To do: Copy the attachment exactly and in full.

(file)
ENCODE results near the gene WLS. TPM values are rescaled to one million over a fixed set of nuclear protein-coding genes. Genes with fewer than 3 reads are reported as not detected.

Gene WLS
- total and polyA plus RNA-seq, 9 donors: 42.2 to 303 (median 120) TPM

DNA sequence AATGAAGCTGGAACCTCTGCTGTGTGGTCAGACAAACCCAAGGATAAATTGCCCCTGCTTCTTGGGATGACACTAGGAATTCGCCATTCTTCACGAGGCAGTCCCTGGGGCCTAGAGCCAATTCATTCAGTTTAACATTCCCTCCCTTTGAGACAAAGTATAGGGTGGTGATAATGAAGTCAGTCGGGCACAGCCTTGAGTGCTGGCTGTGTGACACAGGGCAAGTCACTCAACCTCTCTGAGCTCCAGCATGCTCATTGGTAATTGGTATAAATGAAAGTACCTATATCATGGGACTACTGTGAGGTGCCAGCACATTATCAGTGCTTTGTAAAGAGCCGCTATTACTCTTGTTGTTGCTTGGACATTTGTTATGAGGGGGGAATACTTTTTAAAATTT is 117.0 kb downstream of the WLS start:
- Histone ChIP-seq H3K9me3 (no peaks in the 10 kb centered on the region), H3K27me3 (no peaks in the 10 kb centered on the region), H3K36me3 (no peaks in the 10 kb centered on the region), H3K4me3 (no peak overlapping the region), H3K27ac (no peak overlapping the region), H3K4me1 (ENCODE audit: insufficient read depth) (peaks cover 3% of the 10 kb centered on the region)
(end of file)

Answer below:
ENCODE results near the gene WLS. TPM values are rescaled to one million over a fixed set of nuclear protein-coding genes. Genes with fewer than 3 reads are reported as not detected.

Gene WLS
- total and polyA plus RNA-seq, 9 donors: 42.2 to 303 (median 120) TPM

DNA sequence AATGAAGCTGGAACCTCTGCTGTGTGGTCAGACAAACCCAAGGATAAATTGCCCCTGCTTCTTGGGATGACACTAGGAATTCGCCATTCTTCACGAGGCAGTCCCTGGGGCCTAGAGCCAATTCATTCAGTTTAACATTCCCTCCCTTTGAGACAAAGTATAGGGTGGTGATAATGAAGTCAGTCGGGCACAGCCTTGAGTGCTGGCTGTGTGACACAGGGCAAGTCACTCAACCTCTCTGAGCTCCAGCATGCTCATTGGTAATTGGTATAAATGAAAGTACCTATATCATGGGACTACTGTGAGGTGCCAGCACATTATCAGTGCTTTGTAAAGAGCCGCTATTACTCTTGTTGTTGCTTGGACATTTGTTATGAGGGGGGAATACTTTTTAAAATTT is 117.0 kb downstream of the WLS start:
- Histone ChIP-seq H3K9me3 (no peaks in the 10 kb centered on the region), H3K27me3 (no peaks in the 10 kb centered on the region), H3K36me3 (no peaks in the 10 kb centered on the region), H3K4me3 (no peak overlapping the region), H3K27ac (no peak overlapping the region), H3K4me1 (ENCODE audit: insufficient read depth) (peaks cover 3% of the 10 kb centered on the region)